The 2002 amendment to section 163.3215 was intended to simplify the time limit for bringing the de novo action to challenge a development order by requiring that the action be filed within thirty days of rendition of the development order. No reported case interprets how an aggrieved or adversely affected party should determine the date of rendition of a development order in the context of section 163.3215.

The City cites Payne v. City of Miami, 913 So.2d 1260 (Fla. 3d DCA 2005) in support of its argument that the date of rendition of a development order is the date on which the Mayor signs the order, but the Payne case construes a different statute which does not use the date of rendition as the triggering event. At issue in Payne was the time for filing a petition with the Department of Administrative Hearings to challenge a small scale development amendment. There, the time ran from the date of the local government’s adoption of the amendment, pursuant to the express language of section 163.3187(3)(a). The statute’s trigger date was the date of the “local government’s adoption of the amendment” which this Court determined by reference to City Charter to be either ten days after passage by the City Commission without the Mayor’s signature “or (if earlier) the date on which the Mayor signs the ordinance.” Id. at 1261. Thus, the Payne case is inapplicable because the trigger date for section 163.3215 is the date of rendition of a development order.

The Senate Staff Analysis of the proposed 2002 amendment of section 163.3215 indicates that the date of rendition should be calculated in accordance with the Florida Rules of Court. Specifically, the Senate Staff recognized that the proposed 2002 amendment incorporated specific recommendations of the Growth Management Study Commission, which was appointed by Governor Jeb Bush in July 2000, as set out in its Final Report entitled “A Liveable Florida for Today and Tomorrow.” Recommendation 38 of the Growth Management Study Commission specifically stated:

Regardless of whether a local government used the special master process, the verified complaint provisions of section 163.3215, Florida Statute,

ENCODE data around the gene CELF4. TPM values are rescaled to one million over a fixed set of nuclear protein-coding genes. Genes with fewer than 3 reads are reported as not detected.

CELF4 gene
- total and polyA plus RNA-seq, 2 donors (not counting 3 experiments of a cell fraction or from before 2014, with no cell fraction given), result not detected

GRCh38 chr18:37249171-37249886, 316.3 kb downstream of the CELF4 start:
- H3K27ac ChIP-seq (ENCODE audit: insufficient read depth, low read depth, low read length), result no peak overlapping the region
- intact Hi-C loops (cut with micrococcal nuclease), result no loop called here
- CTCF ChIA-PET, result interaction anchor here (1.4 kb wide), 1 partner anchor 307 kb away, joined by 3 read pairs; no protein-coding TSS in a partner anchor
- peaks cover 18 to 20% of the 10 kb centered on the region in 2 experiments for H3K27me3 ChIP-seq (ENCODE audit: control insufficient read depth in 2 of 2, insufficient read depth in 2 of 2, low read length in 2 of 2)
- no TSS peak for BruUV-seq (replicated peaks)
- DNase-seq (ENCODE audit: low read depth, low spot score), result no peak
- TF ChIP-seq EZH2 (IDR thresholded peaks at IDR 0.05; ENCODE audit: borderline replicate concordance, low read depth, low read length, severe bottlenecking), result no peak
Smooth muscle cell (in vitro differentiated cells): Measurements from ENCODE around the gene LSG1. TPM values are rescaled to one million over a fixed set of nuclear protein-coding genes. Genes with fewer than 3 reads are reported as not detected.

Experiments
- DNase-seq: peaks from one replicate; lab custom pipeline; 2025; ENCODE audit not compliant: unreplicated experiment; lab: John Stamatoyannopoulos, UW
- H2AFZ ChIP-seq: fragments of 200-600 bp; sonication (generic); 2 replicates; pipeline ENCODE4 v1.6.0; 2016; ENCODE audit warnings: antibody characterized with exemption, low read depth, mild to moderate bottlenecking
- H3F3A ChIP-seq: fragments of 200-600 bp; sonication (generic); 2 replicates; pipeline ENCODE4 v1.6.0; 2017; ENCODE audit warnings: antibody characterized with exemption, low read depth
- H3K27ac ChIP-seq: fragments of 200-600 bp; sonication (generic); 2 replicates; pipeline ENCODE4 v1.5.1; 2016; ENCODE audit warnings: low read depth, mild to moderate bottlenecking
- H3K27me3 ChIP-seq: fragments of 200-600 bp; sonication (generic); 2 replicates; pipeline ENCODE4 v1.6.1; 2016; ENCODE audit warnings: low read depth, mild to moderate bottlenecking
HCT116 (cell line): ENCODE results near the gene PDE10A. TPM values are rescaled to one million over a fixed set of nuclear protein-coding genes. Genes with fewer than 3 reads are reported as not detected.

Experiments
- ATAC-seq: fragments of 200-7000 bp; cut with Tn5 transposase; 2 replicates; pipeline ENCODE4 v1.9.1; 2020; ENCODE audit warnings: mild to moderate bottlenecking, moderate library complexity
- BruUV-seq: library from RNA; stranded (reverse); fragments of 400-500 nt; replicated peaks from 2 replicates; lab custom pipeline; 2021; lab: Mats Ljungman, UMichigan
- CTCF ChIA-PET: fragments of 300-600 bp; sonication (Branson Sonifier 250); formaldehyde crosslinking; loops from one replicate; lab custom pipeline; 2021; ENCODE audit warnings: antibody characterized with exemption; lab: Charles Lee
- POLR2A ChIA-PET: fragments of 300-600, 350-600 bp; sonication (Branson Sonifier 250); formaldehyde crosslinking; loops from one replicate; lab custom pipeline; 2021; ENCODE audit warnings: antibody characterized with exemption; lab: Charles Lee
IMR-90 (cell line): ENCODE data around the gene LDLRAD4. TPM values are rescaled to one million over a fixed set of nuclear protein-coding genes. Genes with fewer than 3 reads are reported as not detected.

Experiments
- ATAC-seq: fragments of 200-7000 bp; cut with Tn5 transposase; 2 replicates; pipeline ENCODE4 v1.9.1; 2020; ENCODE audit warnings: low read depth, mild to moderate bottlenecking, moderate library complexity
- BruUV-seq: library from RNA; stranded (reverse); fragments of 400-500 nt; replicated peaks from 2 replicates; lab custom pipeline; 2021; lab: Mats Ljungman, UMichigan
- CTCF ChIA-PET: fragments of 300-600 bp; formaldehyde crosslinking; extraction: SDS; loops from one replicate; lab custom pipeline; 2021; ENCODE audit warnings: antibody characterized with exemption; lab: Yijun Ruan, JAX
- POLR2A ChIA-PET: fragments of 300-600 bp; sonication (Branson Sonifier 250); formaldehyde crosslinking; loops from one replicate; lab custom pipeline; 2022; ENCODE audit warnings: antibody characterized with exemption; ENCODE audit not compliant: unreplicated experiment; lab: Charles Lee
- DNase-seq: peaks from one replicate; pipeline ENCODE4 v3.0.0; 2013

would be deleted and the time schedule in s. 163.3215(4), Florida Statute, would be revised to make clear that a challenger has a certain amount of time from the date of the rendition of the local decision, in accordance with the Florida rules of court to file an action in circuit court for the appropriate review, as provided by statute.

Id. The Florida Rules of Court provide that the date of rendition of an order is the date when a signed, written order is filed with the clerk of the lower tribunal. See Fla.R.App.P. 9.020(h). This legislative history supports the argument that the word “rendition” was used in the 2002 amendment to section 163.3215 to eliminate the confusion in filing deadlines, because the “date of rendition” has a specific, uniform meaning and is determined in accordance with the Florida Rules of Court.

Additionally, until the development order is filed with the City Clerk and becomes available for public review, the public may not learn that the development

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order has been executed, nor what the final content of the order is so as to file a meaningful complaint for review. The City could refrain from filing the signed development order with the Clerk until thirty days have elapsed from the date on which the Mayor signs the development order. See Das v. Osceola County, 685 So.2d 990 (Fla. 5th DCA 1997) (wherein the court held that a local government “should, at the least, issue an order or permi of public record before the rights of the public to file a consistency challenge [pursuant to section 163.3215] are foreclosed by the expiration of time.”). We therefore determine that the date of rendition of the development order was the date that it was filed with the City Clerk on December 21, 2005, and that the Complaint was timely filed on January 20, 2006.

Writ of prohibition denied.